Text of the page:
How do you see the future of your artistic production, what are your upcoming projects?

Concerning projects, I have just entered a gallery in Paris, I will see what the future holds for me, I have several group exhibitions coming up with residencies. The classic scheme we would say, but not only. I have also had in mind for a few months to create a fragrance, or at least an olfactory work, which could be sold as a perfume, based on lavandula angustifolia, incense, benzoin but also a rather cold, metallic, even repulsive smell. Finally, the idea of teaching is making its way, in an art school, or in other spheres that are close to me. And I wish to be more involved in the young French and European creation by helping young visual artists to understand the complexity but also the abundance of the contemporary artistic network.

For further information :

– Medievalism

– Pre-Raphaelitism

– Queer approach

– Augmented body

– Science fiction

– Care of the future

Version Française

Floryan Varennes est un artiste dont l’Ɠuvre se situe dans une temporalitĂ© entre mĂ©diĂ©valisme et science-fiction. Son univers visuel, parĂ© d’armures, de matĂ©riel mĂ©dical et de vĂ©gĂ©taux, nous offre d’autres possibilitĂ©s pour penser les corps et les maniĂšres d’en prendre soin. À l’occasion de « Violence Vitale Â» son exposition qui se dĂ©roule durant tout l’étĂ© Ă  la Maison des MĂ©tiers du Cuir de Graulhet, il accorde une interview Ă  Expo156. Une chance pour dĂ©couvrir son travail qui convoque sans aucun complexe, des imaginaires multiples.

Est-ce que tu peux nous prĂ©senter le parcours qui t’a menĂ© jusqu’au travail que tu produis depuis maintenant quatre annĂ©es ? (diffĂ©rentes phases artistiques, cursus beaux-arts, et universitaire…)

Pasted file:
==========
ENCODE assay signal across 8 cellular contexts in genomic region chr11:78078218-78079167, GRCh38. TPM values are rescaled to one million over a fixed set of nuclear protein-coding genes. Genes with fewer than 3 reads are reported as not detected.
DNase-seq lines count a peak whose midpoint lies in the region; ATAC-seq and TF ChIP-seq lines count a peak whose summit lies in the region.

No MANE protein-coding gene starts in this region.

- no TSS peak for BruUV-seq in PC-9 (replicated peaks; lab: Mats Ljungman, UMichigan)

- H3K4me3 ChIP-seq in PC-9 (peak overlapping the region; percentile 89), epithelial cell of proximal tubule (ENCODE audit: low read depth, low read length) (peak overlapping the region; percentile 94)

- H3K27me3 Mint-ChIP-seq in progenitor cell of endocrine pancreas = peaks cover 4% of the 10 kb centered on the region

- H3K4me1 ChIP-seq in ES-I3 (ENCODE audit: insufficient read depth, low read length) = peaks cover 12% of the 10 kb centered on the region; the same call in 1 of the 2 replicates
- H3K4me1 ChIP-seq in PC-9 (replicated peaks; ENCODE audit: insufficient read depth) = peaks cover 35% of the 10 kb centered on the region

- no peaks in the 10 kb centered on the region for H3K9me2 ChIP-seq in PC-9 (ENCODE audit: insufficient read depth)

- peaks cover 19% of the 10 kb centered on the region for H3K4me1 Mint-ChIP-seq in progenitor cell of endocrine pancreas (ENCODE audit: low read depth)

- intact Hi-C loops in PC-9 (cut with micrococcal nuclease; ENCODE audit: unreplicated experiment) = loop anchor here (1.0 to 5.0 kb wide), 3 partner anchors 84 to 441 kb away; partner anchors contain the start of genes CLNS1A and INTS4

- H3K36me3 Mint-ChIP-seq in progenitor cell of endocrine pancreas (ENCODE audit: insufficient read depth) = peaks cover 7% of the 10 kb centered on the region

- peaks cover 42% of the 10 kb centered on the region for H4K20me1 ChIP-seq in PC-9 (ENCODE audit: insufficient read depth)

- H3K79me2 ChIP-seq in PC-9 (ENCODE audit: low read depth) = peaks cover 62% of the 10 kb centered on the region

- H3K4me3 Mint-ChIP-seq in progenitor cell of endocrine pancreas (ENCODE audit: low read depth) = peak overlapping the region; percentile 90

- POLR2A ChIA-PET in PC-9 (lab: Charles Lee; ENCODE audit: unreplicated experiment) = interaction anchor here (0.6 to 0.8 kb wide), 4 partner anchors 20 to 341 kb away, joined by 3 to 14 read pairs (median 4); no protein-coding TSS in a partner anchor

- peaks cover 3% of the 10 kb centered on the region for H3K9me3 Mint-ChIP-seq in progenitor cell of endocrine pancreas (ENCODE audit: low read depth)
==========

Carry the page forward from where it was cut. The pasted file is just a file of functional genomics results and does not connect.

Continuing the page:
J’ai un double cursus, comme beaucoup d’autres artistes j’ai eu un DNSEP (master II en art visuel) en 2014 avec une spĂ©cialisation en sculpture. Puis par la suite, j’ai suivi beaucoup de sĂ©minaires Ă  Paris dans plusieurs universitĂ©s pour parfaire mes connaissances historiques sur plusieurs sujets prĂ©cis liĂ©s aux corps dans l’art. En 2018, aprĂšs 4 annĂ©es d’errances conceptuelles, j’ai dĂ©cidĂ© de tout reprendre Ă  zĂ©ro, ou du moins d’ĂȘtre plus radical dans ma pratique et mes recherches, j’ai ainsi commencĂ© un nouveau Master, cette fois-ci en Histoire mĂ©diĂ©vale Ă  Paris-Nanterre. En juin 2020 j’ai eu mon diplĂŽme sur une figure tutĂ©laire bien connu : Jeanne d’Arc. J’ai choisi d’Ă©tudier cette HĂ©roĂŻne et plus prĂ©cisĂ©ment ses reprĂ©sentations en peintures du XIXe au XXIe siĂšcle car cela rentrait en Ă©cho avec ma pratique de plasticien sur le corps en dehors des normes et plus prĂ©cisĂ©ment sur l’apparat mĂ©diĂ©val (panoplie, emblĂšmes, armures, armes, etc). Cette enquĂȘte sur l’image de Jeanne d’Arc dans les Arts visuels du XIXe au XXI siĂšcle, m’a permis d’analyser un ensemble d’Ɠuvres bidimensionnelles qui ont figurĂ© sa vie, sa physionomie en transition et son Ă©quipement, tout en questionnant les reprĂ©sentations de genre de la jeune hĂ©roĂŻne. J’ai fais cette recherche transdisciplinaire historique, pour conjuguer mĂ©diĂ©valisme et histoire de l’art Ă  l’aune d’outils critiques liĂ©s aux Ă©tudes de genre, et ce dans une nouvelle perspective liĂ©e Ă  ses reprĂ©sentations. Ce fut un travail long, trĂšs long et dense en terme de recherches historiques et artistique. J’ai du traquer les moindre images peintes de Jeanne d’Arc en France, en Europe et plus encore.